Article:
*Corresponding Author:
Mangal S. Nagarsenker
Department of Pharmaceutics, Bombay College of Pharmacy, Kalina, Santacruz (East), Mumbai-400 098, India
E-mail: [email protected]
Date of Submission 20 February 2010
Date of Revision 5 May 2010
Date of Acceptance 21 September 2010
Indian J Pharm Sci 2010, 72 (5): 637-640  


The objective of the present investigation was to develop a parenteral microemulsion delivering artemether, a hydrophobic antimalarial drug and to evaluate antimalarial activity of the microemulsion in comparison to the marketed oily injection of artemether (Larither® ). The microemulsion was evaluated for various parameters such as globule size, ability to withstand centrifugation and freeze-thaw cycling and effect of sterilization method on the drug content and globule size. The in vivo antimalarial activity of the microemulsion was evaluated in P. berghei infected mice in comparison to the Larither; . The stability of the microemulsion was evaluated at 5º for 1 month. The microemulsion exhibited globule size of 113 nm and it could successfully withstand centrifugation and freeze-thaw cycling. The method of sterilization did not have any significant effect on the artemether content and globule size of the microemulsion. The microemulsion showed around 1.5-fold higher antimalarial activity and higher survival as compared to that of marketed artemether injection Larither® and it showed a good stability at the end of 1 month.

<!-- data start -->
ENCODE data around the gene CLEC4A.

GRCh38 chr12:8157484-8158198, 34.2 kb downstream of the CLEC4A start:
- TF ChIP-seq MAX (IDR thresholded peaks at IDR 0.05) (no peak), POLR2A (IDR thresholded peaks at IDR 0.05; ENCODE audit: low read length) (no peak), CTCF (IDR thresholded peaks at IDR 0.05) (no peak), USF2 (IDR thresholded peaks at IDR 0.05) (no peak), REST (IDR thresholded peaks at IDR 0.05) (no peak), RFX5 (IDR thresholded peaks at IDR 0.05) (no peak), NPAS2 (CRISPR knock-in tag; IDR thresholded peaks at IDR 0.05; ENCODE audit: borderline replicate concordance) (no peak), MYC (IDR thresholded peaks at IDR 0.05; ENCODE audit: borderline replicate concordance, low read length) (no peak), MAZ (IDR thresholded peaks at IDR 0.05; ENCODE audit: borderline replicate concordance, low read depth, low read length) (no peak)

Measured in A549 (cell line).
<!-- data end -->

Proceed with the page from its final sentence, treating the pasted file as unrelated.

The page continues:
Artemether, poor water solubility, microemulsion, parenteral delivery